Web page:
It’s amazing how having a little self-confidence can go a long way in helping you to be more successful in life. Over the years, I’ve found that being confident, but not necessarily overly so, has helped me make decisions and try things that I might not have tried otherwise, moves that have sometimes lead to saving or earning money.
Here are a few of the areas in which confidence has helped me make more money.
My Near Resignation
I’m willing to work hard, and I realize that you often have to start at the bottom and work your way up, but I was really getting the short end of the stick at my first “real” job after graduating from college. Upon the release of our department director due to performance issues, I was charged with maintaining the entire department while remaining the lowest paid manager on staff.
After speaking with higher-ups several times regarding compensation for my additional duties (which for a time required seven day work weeks, with days often stretching 10-12 hours), I decided I should try my hand elsewhere and submitted my resignation (suspecting that it would be what it took to rattle their cage enough to get things rolling toward a pay raise).
While I definitely don’t recommend that everyone start doing this, especially since the job market was much better then than it is currently and everyone’s work situation is different, my confidence in myself and my ability to get another job if necessary allowed me to take a calculated risk based upon what I knew of the situation (my employer really had no one else but me to run the department). Still, I did so in a respectful way so that it didn’t appear I was being overly pushy. I just stated the facts as they were and that I felt my abilities might be better appreciated with another organization.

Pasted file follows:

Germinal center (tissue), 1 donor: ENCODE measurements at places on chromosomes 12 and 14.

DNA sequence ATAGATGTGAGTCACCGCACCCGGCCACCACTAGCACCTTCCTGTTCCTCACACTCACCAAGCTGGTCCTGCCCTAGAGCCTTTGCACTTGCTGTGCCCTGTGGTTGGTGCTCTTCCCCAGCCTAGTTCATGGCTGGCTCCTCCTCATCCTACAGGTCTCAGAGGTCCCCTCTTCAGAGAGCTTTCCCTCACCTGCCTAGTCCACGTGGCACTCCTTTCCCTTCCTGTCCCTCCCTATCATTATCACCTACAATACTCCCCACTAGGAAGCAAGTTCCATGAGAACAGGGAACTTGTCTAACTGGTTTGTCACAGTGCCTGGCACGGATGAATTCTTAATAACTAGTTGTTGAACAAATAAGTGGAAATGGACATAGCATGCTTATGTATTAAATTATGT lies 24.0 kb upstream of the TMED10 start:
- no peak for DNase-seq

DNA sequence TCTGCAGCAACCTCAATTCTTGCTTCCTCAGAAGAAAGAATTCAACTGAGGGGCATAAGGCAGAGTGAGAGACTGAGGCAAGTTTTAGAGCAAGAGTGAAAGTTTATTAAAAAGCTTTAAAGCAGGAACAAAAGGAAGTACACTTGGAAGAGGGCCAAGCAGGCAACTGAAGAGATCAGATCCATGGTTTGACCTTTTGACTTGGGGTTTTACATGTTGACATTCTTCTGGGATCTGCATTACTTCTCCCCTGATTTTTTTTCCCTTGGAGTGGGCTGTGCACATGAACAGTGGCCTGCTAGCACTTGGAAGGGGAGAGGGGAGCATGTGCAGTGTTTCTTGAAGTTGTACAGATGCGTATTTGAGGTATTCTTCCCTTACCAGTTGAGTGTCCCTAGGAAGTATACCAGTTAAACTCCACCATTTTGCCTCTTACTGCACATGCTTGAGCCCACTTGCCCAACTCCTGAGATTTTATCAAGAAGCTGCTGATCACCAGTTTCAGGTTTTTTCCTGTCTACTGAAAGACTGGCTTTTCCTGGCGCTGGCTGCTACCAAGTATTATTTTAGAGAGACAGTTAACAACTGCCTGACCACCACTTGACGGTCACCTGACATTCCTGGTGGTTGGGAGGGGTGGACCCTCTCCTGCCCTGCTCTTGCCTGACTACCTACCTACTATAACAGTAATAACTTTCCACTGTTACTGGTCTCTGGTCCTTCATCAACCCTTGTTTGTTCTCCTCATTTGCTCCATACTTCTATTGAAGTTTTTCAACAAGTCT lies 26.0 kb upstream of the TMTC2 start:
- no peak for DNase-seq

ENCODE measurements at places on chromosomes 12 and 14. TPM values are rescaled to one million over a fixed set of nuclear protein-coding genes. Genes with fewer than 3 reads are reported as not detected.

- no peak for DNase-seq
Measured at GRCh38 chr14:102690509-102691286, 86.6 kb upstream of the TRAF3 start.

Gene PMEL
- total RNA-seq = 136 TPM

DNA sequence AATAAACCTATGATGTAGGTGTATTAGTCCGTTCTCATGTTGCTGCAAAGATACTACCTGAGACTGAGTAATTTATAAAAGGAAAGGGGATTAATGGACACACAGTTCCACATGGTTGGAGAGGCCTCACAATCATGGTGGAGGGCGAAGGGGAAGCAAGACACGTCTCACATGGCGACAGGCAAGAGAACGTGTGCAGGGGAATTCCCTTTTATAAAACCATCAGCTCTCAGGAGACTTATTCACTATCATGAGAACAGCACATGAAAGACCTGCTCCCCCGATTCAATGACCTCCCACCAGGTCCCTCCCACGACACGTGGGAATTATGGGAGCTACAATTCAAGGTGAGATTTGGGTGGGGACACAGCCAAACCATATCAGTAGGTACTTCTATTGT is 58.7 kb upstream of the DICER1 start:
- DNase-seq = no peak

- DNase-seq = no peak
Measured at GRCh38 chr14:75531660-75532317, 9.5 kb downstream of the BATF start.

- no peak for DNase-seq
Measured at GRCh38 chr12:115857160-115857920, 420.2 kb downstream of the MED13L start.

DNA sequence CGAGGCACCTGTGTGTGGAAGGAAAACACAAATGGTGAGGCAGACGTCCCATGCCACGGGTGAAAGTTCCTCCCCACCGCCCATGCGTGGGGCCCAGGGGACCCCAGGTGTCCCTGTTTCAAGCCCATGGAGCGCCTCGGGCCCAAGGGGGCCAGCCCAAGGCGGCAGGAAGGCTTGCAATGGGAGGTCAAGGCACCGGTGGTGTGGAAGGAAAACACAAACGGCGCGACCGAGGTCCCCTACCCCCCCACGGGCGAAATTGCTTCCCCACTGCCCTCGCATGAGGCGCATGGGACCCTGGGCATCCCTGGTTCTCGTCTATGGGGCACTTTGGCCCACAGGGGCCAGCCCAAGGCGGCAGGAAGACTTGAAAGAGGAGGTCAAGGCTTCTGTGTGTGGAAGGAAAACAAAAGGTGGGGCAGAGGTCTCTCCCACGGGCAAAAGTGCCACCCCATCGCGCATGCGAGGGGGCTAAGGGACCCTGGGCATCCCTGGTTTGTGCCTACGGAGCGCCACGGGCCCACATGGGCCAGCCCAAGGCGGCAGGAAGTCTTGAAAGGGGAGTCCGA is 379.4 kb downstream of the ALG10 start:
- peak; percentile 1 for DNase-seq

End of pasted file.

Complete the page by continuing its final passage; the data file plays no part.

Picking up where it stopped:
The end result was about a $5,000 raise to stay with the company, which I did for another five years until moving into a self-employed role.
Doing My Own Taxes
Not everyone has the confidence to do their own taxes. I admit that the threat of the IRS coming calling due to an error is not a fun one. However, I have confidence in my abilities to follow the tax code and am able to support the numbers I provide on my tax filings with documentation, so why should I pay someone else $250 or more to do the same thing?
By having the confidence to do my own taxes over the past 18 years, at an average savings of around $250 a year, this confidence has saved me about $4,500.
I’ve discovered that raising a child is no easy task. Nor was it an easy decision when I made the move into self-employment to also undertake the raising of our newborn son. However, confidence in my abilities as a caregiver as well as my experience as a manager in the working world (where I had to deal with all sorts of unexpected and unforeseen situations that I often had no prior experience with) provided me with the nerve to go ahead and add childcare provider to my resume.
Factoring in expenses of around $250 a week, 50 weeks a year (subtracting two weeks each year for vacation), had I worked outside the home over the last five years, we would have incurred somewhere in the area of $62,500 in childcare costs.
Sometimes readers scoff when I write that we shop resale occasionally, though this practice has gradually been becoming more commonly accepted these days after the effects of “The Great Recession”.
Even some of my own extended family doesn’t really understand or appreciate our shopping resale, and I’ve taken my fair share of knocks for writing about our resale purchases. Yet our confidence in knowing that we are doing what’s right for our family and our finances allows us to continue to find great deals and save hundreds of dollars each year by shopping resale for things like clothes, furniture, toys, household goods, and similar items.
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The author is not a licensed financial professional. The information provided in this article is for informational purposes only and does not constitute legal or financial advice. Any action taken by the reader due to the information provided in this article is solely at the reader’s discretion.